Voltaire was immured in the Bastille, in 1717. According to him, this prisoner was an older brother of the King. In 1751, he published his work A century of Louis XIV, where he spends a section detailing the story of the man with the iron mask. According to Voltaire, the man was imprisoned in 1661, after the death of Cardinal Mazarin. It is possible that most of what is known today was an invention of Voltaire, who used this man to give an example of how bad an absolute ruler could be.
The real Eustache Dauger[change | change source]
When he announced the arrival of the prisoner in the very first letter, Louvois gave his name as "Eustache Dauger". Historians have found out that there was a man by that name, who was alive at that time. The full name of this man was Eustache Dauger de Cavoye. According to the records, Eustache was born on 30 August 1637 and was the son of François Dauger, a guard in the service of Cardinal Richelieu. They also found out, that Eustache seems to have been involved in what became known as Affair of the Poisons. This "affair" lasted from 1675 to about 1680. Many noblemen were poisoned, or executed for witchcraft. Eustache fell into disgrace when it became known that he had participated in lavish parties that included black masses, and possibly homosexual sex. In the 1930s, it was revealed that the real Eustache Dauger died in the Prison Saint-Lazaire in Paris. In the 17th century, the prison was an asylum for mentally ill people, run by monks. Many noble families used it to get rid of the "black sheep" of the family. Records show that the man really named Dauger was kept in Saint-Lazaire in Paris at about the same time the false Dauger was kept in Pignerolo. According to Louis-Henri de Loménie de Brienne who was also imprisoned in Saint-Lazaire at the time, the real Eustache Dauger de Cavoye died as a result of heavy drinking in the late 1680s. Historians consider all this proof enough that he was not involved in any way with the man in the mask.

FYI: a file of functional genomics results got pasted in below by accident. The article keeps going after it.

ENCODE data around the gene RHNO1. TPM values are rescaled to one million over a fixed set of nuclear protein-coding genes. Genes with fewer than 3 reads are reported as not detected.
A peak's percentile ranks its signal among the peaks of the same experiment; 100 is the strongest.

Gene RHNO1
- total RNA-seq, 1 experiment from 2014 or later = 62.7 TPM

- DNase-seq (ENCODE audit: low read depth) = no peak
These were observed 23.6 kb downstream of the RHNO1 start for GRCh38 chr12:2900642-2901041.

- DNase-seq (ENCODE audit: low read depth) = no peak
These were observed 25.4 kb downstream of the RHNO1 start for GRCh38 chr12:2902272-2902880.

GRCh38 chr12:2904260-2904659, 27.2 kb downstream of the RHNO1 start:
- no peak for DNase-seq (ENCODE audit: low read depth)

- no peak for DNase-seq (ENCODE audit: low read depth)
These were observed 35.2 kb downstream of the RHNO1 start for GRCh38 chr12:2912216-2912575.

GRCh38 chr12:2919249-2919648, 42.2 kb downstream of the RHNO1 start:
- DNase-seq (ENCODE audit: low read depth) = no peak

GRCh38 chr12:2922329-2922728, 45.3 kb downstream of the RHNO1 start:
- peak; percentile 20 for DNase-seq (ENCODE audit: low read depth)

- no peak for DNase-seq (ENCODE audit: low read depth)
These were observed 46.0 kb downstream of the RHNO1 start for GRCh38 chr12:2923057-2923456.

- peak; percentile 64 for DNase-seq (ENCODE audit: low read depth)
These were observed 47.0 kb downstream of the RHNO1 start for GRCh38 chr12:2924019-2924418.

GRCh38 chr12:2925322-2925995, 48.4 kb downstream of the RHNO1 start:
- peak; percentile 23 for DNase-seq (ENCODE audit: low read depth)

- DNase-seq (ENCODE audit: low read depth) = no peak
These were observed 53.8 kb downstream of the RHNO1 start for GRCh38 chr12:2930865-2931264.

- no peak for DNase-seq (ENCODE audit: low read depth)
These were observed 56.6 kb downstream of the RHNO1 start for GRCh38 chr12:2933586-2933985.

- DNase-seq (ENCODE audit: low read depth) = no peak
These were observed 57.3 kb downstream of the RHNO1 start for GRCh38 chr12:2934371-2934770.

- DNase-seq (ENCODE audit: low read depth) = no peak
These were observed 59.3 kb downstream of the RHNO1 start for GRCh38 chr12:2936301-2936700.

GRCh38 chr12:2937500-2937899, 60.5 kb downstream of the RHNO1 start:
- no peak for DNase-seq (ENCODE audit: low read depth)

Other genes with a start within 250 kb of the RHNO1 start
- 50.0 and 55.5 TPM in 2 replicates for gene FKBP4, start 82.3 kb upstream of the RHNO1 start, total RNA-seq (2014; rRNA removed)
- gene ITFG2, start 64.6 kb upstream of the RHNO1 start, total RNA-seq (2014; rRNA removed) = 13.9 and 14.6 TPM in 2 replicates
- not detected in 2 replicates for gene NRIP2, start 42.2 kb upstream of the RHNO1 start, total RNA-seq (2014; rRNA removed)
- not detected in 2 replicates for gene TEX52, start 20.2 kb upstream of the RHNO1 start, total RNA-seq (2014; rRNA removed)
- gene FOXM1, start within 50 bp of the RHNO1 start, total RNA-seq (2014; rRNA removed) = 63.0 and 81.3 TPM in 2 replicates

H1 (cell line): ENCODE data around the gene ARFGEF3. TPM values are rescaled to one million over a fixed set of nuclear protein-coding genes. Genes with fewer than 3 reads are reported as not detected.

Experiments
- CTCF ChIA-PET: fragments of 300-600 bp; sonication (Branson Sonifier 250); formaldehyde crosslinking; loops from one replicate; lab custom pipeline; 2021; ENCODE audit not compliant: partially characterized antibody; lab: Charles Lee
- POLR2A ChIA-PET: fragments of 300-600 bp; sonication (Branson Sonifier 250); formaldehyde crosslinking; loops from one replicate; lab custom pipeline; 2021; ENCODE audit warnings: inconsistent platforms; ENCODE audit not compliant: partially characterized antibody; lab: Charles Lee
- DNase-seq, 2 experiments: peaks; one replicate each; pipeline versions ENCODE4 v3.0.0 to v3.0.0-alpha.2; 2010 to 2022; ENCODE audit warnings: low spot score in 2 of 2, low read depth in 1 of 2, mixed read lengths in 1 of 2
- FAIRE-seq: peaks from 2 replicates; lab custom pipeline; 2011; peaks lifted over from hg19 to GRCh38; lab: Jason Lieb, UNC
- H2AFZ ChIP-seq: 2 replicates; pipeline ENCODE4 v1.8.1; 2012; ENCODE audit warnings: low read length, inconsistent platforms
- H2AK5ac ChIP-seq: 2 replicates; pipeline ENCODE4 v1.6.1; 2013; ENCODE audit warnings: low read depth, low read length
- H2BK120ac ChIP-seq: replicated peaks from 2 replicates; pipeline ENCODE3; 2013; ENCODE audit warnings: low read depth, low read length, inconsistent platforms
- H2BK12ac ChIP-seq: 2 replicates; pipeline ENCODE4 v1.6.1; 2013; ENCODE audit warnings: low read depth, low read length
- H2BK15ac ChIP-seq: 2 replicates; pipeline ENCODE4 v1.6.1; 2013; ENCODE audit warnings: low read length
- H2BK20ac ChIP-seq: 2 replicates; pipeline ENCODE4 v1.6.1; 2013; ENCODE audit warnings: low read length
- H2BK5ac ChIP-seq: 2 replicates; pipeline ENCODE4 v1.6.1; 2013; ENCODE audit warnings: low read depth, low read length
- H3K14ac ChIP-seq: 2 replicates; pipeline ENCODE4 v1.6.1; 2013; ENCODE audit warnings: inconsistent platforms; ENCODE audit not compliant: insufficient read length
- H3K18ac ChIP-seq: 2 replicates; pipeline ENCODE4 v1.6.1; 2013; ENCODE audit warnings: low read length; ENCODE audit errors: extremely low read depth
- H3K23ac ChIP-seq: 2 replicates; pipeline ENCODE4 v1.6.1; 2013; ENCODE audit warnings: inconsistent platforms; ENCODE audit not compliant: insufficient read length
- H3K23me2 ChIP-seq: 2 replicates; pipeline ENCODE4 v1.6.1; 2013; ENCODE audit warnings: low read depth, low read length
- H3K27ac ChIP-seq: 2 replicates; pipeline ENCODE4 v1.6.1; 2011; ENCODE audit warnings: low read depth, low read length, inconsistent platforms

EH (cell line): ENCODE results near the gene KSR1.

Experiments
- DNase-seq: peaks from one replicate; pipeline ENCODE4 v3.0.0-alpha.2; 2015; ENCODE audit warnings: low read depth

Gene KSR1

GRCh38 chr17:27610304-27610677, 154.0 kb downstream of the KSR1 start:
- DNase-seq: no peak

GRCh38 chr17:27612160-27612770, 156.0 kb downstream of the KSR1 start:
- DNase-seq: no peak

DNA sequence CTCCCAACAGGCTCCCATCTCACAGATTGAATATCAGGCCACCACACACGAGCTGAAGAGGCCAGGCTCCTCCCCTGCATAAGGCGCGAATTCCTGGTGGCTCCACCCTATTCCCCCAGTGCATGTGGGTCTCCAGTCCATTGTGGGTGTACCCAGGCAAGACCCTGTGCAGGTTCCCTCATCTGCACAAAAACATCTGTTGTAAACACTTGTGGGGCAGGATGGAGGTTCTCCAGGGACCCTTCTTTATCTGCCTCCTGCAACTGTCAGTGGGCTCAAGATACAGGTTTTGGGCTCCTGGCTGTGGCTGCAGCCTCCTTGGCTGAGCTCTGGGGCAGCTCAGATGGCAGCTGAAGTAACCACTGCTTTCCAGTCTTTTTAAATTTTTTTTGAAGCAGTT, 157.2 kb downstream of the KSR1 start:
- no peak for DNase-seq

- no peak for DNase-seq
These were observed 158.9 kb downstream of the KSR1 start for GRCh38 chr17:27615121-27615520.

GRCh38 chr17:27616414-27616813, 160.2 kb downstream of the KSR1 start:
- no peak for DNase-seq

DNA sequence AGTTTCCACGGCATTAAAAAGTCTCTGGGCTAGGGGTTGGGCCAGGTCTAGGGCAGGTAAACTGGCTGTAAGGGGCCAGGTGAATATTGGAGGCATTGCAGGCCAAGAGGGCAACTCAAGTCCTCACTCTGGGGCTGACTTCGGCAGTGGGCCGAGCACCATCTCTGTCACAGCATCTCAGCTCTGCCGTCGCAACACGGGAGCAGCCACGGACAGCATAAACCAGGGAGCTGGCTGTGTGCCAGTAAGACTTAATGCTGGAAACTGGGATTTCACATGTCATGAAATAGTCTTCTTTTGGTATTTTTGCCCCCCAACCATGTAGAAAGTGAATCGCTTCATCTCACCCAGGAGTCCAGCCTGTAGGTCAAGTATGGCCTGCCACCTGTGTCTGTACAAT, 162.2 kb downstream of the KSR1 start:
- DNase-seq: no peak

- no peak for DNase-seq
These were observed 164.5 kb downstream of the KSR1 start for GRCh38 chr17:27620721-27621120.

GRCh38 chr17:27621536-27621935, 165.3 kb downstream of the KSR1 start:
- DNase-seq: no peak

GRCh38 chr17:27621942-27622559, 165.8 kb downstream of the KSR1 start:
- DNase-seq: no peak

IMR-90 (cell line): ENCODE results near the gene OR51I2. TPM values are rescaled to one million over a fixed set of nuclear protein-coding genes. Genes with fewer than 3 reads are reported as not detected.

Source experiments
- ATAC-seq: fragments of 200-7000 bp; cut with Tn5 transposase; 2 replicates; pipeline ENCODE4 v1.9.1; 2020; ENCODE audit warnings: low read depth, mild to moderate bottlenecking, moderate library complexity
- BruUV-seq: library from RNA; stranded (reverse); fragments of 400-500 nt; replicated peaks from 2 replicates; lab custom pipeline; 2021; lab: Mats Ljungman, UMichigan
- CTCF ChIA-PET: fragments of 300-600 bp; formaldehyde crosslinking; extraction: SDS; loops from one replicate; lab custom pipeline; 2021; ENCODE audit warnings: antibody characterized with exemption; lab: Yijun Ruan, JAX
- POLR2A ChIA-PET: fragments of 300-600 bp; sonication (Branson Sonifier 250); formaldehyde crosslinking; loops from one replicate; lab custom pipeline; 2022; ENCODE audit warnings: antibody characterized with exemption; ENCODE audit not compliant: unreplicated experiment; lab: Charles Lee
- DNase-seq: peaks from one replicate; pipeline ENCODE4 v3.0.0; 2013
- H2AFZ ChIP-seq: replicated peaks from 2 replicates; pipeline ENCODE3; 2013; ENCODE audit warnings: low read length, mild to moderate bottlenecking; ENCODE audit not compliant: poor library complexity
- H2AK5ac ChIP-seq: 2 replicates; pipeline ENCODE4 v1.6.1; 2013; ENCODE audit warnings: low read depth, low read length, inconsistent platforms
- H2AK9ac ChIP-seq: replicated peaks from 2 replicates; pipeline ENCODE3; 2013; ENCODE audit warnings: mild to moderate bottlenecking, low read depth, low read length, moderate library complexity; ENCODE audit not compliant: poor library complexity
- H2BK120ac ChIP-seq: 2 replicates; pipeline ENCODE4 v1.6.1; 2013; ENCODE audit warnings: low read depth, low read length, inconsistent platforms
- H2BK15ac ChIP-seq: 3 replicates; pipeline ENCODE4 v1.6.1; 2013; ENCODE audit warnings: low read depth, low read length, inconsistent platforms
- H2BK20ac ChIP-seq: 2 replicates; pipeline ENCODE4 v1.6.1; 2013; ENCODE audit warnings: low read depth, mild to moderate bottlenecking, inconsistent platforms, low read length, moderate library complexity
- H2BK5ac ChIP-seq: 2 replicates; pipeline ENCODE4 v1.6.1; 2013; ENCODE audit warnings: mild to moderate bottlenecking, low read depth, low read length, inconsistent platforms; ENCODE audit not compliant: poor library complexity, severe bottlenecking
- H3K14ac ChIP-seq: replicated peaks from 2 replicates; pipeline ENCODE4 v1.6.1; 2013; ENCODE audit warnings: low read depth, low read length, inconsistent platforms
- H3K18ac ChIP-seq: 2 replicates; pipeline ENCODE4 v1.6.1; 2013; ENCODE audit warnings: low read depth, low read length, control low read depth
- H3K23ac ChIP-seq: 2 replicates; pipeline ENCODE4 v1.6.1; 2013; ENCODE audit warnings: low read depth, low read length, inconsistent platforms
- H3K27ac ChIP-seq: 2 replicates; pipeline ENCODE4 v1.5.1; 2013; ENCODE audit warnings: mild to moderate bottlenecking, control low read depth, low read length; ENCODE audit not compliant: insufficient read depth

Theories about the identity[change | change source]
Candidates[change | change source]
There are several theories, who this prisoner could have been. Some of the more likely ones are given below
Brother of Louis XIV[change | change source]
Voltaire thought that this man was a twin brother of Louis XIV. According to Voltaire, this man had grown up in a different place than Louis XIV. He said that the man was imprisoned in 1661, a few months after the death of Jules Mazarin. Marcel Pagnol also has this hypothesis.